The computer **1302** may operate in a networked environment using logical connections via wire and/or wireless communications to one or more remote computers, such as a remote computer(s) **1348**. The remote computer(s) **1348** can be a workstation, a server computer, a router, a personal computer, portable computer, microprocessor-based entertainment appliance, a peer device or other common network node, and typically includes many or all of the elements described relative to the computer **1302**, although, for purposes of brevity, only a memory/storage device **1350** is illustrated. The logical connections depicted include wire/wireless connectivity to a local area network (LAN) **1352** and/or larger networks, for example, a wide area network (WAN) **1354**. Such LAN and WAN networking environments are commonplace in offices and companies, and facilitate enterprise-wide computer networks, such as intranets, all of which may connect to a global communications network, for example, the Internet.

When used in a LAN networking environment, the computer **1302** is connected to the local network **1352** through a wire and/or wireless communication network interface or adapter **1356**. The adaptor **1356** may facilitate wire or wireless communication to the LAN **1352**, which may also include a wireless access point disposed thereon for communicating with the wireless adaptor **1356**.

When used in a WAN networking environment, the computer **1302** can include a modem **1358**, or is connected to a communications server on the WAN **1354**, or has other means for establishing communications over the WAN **1354**, such as by way of the Internet. The modem **1358**, which can be internal or external and a wire and/or wireless device, is connected to the system bus **1308** via the serial port interface **1342**. In a networked environment, program modules depicted relative to the computer **1302**, or portions thereof, can be stored in the remote memory/storage device **1350**. It will be appreciated that the network connections shown are exemplary and other means of establishing a communications link between the computers can be used.

The computer **1302** is operable to communicate with any wireless devices or entities operatively disposed in wireless communication, for example, a printer, scanner, desktop and/or portable computer, portable data assistant, communications satellite, any piece of equipment or location associated with a wirelessly detectable tag (e.g., a kiosk, news stand, restroom), and telephone. This includes at least Wi-Fi and Bluetooth™ wireless technologies. Thus, the communication can be a predefined structure as with a conventional network or simply an ad hoc communication between at least two devices.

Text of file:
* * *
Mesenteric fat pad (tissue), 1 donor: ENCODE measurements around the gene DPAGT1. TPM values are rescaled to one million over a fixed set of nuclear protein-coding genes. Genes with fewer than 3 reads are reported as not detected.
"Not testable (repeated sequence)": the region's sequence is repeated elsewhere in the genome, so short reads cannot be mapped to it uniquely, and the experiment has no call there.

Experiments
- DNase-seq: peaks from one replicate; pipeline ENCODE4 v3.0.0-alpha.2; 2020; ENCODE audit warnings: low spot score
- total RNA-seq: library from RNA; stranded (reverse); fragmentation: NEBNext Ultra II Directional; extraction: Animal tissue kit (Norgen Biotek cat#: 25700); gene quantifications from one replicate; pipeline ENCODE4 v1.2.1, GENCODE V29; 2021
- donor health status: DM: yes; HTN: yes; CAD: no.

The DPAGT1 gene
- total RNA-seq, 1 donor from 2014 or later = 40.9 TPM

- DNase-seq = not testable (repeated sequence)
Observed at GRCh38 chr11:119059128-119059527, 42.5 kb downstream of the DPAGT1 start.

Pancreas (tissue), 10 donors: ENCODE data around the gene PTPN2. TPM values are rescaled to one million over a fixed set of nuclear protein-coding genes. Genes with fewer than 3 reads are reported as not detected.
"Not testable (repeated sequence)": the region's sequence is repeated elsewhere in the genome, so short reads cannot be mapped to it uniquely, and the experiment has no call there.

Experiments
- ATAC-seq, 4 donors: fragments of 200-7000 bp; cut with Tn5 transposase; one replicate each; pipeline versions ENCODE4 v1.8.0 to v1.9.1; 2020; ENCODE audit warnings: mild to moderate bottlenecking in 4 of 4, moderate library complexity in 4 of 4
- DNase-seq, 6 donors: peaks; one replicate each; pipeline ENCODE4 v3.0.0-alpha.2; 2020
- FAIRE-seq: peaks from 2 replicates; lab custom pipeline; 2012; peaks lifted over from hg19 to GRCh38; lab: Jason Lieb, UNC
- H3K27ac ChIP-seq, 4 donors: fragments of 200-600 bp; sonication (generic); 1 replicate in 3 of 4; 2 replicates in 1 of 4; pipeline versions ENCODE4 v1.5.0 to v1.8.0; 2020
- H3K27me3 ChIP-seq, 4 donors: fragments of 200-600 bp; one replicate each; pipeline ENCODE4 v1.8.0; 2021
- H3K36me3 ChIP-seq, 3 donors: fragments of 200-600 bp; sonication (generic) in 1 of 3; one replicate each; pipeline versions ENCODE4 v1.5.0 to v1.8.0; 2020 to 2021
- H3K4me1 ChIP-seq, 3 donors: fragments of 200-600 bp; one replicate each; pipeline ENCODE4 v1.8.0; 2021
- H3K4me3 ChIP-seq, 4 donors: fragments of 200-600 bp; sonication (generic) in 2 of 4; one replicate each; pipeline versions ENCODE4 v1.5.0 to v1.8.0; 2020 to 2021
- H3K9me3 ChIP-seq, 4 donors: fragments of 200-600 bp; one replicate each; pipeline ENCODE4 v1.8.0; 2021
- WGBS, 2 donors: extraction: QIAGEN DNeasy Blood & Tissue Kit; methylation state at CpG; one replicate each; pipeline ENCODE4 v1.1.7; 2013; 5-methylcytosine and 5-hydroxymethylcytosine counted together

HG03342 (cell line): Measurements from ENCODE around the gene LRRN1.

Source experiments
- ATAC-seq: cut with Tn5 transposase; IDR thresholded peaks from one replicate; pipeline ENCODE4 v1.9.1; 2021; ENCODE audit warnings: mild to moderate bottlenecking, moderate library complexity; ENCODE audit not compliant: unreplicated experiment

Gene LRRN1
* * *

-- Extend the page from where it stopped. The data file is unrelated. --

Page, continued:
Referring now to FIG. 14, there is illustrated a schematic block diagram of an exemplary computing environment **1400** for example-driven generation of record matching queries. The system **1400** includes one or more client(s) **1402**. The client(s) **1402** can be hardware and/or software (e.g., threads, processes, computing devices). The client(s) **1402** can house cookie(s) and/or associated contextual information, for example.

The system **1400** also includes one or more server(s) **1404**. The server(s) **1404** can also be hardware and/or software (e.g., threads, processes, computing devices). The servers **1404** can house threads to perform transformations by employing the architecture, for example. One possible communication between a client **1402** and a server **1404** can be in the form of a data packet adapted to be transmitted between two or more computer processes. The data packet may include a cookie and/or associated contextual information, for example. The system **1400** includes a communication framework **1406** (e.g., a global communication network such as the Internet) that can be employed to facilitate communications between the client(s) **1402** and the server(s) **1404**.

Communications can be facilitated via a wire (including optical fiber) and/or wireless technology. The client(s) **1402** are operatively connected to one or more client data store(s) **1408** that can be employed to store information local to the client(s) **1402** (e.g., cookie(s) and/or associated contextual information). Similarly, the server(s) **1404** are operatively connected to one or more server data store(s) **1410** that can be employed to store information local to the servers **1404**.

What has been described above includes examples of the disclosed architecture. It is, of course, not possible to describe every conceivable combination of components and/or methodologies, but one of ordinary skill in the art may recognize that many further combinations and permutations are possible. Accordingly, the novel architecture is intended to embrace all such alterations, modifications and variations that fall within the spirit and scope of the appended claims. Furthermore, to the extent that the term “includes” is used in either the detailed description or the claims, such term is intended to be inclusive in a manner similar to the term “comprising” as “comprising” is interpreted when employed as a transitional word in a claim.